As own goals go, the decision by the Turkish government of Recep Tayyip Erdogan to impose a $3.2bn fine on the country’s leading media group for alleged tax evasion takes some beating.
Mr Erdogan’s neo-Islamist Justice and Development party (AKP) has always been regarded with suspicion by Turkey’s secular elites, while Ankara’s stalled attempt to join the European Union is regarded with hostility by member states such as Franceand Germany. [ ?]This arbitrary fine is a godsend to the AKP government’s most strident critics, putschist Kemalists at home and EU xenophobes abroad, who can now half plausibly compare Erdogan’s Turkey to Putin’s Russia.
This is a blunder that ranks with earlier government attempts to criminalise adultery, or the state’s attempt to prosecute Orhan Pamuk, the world-renowned novelist, for denouncing the mass murder of Armenians in the late Ottoman Empire. Yet those were recognised as errors of judgment as well as infringements of freedom and were withdrawn. So should this be.
Mr Erdogan’s confrontation with Aydin Dogan, owner of more than half Turkey’s broadcast and print media, looks like a grudge match. The finance ministry, directly responsible for tax affairs, fined the Dogan group $2.5bn for alleged tax dodging last month. With penalties and interest clocking up like a taxi-meter on steroids, this sum has now climbed to $3.2bn, the amount the group must deposit as collateral to appeal the judgment. Dogan has already deposited $500m to contest a separate ruling in February and this new penalty, close to the total value of the holding company, could finish it off.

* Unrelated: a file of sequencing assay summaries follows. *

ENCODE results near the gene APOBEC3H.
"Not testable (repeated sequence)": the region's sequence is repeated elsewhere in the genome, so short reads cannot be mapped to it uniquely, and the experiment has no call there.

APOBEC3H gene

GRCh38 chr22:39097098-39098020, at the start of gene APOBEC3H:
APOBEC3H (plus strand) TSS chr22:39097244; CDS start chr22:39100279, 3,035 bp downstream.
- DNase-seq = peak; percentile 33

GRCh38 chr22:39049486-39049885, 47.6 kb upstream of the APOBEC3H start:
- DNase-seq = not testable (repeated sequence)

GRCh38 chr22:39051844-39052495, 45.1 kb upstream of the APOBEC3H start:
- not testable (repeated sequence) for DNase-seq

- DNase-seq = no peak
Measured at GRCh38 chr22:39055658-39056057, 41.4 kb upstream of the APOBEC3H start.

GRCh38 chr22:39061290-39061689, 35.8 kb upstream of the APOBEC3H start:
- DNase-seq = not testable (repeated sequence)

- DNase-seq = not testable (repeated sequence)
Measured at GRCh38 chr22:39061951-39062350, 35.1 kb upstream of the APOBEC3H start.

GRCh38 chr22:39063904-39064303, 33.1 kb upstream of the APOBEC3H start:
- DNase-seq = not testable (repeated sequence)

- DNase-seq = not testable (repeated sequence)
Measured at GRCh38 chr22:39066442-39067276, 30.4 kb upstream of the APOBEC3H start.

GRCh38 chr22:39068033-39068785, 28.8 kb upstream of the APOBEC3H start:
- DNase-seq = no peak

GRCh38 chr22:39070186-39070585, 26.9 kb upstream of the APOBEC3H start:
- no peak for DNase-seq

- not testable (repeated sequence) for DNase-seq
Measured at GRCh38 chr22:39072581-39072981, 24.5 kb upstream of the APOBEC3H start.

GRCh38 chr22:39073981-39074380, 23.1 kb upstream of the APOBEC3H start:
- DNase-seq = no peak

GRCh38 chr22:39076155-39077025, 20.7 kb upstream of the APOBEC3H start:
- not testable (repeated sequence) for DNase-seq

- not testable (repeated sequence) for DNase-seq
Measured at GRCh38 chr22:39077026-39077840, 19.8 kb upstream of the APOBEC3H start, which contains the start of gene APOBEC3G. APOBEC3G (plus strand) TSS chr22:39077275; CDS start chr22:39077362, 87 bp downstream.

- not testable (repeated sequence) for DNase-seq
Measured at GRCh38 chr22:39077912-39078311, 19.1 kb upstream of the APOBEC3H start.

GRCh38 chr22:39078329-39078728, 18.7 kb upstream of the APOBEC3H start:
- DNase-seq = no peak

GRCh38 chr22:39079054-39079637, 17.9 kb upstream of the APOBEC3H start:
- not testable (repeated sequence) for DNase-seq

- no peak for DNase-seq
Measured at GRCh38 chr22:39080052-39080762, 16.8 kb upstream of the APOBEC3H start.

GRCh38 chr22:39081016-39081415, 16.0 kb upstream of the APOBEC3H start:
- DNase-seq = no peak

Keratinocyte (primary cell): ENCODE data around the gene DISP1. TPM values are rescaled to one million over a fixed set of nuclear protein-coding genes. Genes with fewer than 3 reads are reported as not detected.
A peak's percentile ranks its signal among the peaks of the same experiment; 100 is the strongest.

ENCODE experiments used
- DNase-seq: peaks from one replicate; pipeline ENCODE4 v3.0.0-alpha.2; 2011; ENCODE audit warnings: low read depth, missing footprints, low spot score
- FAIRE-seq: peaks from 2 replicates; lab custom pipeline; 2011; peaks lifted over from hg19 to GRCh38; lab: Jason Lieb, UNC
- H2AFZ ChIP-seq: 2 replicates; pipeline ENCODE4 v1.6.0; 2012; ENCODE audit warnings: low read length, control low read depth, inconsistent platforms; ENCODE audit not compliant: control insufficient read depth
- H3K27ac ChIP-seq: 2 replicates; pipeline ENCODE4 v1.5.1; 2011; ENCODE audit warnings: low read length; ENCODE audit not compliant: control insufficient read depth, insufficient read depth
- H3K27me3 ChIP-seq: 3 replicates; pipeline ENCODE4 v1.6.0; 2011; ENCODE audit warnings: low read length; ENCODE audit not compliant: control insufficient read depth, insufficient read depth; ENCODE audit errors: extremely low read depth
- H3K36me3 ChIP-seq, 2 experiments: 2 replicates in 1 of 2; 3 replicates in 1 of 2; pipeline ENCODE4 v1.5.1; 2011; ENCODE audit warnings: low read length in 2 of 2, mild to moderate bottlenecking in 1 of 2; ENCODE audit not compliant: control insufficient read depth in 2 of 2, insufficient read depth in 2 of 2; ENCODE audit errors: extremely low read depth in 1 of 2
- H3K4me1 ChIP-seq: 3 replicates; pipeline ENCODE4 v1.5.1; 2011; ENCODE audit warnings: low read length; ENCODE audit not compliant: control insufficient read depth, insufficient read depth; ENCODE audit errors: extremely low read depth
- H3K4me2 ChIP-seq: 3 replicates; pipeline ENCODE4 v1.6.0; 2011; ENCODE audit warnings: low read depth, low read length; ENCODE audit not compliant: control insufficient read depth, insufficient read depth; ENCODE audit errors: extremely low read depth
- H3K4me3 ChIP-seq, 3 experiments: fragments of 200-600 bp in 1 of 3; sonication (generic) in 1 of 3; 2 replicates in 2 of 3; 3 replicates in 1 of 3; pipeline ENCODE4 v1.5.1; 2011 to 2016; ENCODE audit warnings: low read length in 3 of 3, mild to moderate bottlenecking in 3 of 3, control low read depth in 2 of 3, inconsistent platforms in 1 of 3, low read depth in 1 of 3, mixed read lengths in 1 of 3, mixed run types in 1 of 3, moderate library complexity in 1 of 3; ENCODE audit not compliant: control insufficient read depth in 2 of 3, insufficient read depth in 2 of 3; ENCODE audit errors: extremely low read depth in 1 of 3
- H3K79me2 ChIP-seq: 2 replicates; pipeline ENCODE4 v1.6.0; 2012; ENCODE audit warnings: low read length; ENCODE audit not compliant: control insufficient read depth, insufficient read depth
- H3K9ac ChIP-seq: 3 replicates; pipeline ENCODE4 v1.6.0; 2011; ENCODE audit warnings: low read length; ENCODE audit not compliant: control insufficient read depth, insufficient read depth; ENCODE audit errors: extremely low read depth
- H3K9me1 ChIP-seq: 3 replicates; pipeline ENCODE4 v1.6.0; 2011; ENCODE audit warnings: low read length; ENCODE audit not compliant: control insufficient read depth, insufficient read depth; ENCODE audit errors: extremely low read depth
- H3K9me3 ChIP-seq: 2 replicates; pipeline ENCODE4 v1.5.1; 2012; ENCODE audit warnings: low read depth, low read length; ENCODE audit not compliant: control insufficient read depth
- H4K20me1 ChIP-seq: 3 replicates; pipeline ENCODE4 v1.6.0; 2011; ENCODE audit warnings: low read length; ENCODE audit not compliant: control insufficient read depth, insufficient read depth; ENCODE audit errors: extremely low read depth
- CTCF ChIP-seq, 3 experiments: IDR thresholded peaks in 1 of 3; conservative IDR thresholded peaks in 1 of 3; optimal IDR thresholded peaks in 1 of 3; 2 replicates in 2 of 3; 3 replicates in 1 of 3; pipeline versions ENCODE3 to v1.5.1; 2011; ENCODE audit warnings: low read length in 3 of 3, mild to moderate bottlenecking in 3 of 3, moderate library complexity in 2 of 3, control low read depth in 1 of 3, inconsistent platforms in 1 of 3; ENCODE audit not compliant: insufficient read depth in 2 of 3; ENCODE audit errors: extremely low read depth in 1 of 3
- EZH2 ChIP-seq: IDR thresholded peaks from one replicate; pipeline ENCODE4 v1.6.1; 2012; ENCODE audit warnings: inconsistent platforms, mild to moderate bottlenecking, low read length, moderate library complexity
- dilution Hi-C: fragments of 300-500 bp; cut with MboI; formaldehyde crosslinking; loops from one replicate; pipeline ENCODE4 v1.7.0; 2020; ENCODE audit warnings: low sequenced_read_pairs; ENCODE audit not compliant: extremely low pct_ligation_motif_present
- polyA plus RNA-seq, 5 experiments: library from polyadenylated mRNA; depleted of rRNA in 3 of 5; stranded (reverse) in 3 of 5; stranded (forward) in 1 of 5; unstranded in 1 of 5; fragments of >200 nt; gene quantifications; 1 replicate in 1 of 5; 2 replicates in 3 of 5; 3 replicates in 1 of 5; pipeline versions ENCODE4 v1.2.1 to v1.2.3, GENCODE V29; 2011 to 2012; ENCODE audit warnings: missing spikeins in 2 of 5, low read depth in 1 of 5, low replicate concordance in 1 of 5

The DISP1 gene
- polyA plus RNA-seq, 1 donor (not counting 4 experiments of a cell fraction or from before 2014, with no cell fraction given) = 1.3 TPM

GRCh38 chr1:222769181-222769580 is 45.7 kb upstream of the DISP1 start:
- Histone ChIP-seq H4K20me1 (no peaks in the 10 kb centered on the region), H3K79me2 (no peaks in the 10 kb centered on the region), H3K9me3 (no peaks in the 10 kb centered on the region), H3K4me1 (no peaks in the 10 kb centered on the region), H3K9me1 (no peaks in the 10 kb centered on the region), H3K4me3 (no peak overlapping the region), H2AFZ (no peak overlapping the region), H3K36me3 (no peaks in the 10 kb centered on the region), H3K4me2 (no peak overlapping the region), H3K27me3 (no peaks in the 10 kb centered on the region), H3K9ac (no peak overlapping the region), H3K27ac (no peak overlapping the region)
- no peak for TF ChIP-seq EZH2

True, many Turkish conglomerates, lucrative pillars of the secular establishment, have used media outlets to pursue their interests. Dogan is no different. It especially angered the government by appearing to condone attempts to undermine the AKP by the army and the courts. Mr Erdogan says, somewhat archly, that no one should be above the law. But this fine is ruinously disproportionate.
It overshadows the real democratic advances Turkey has made under Mr Erdogan, who should remember he owes his 2007 election landslide to Turks voting for democracy against the generals.
While he should be clear that there is hardly anything more basic to EU rules than freedom of speech, some EU members should reflect that Turkey’s constitutional revolution risks going into reverse the more they succeed in pushing the country into geopolitical limbo.
Financial Times (FT.Com)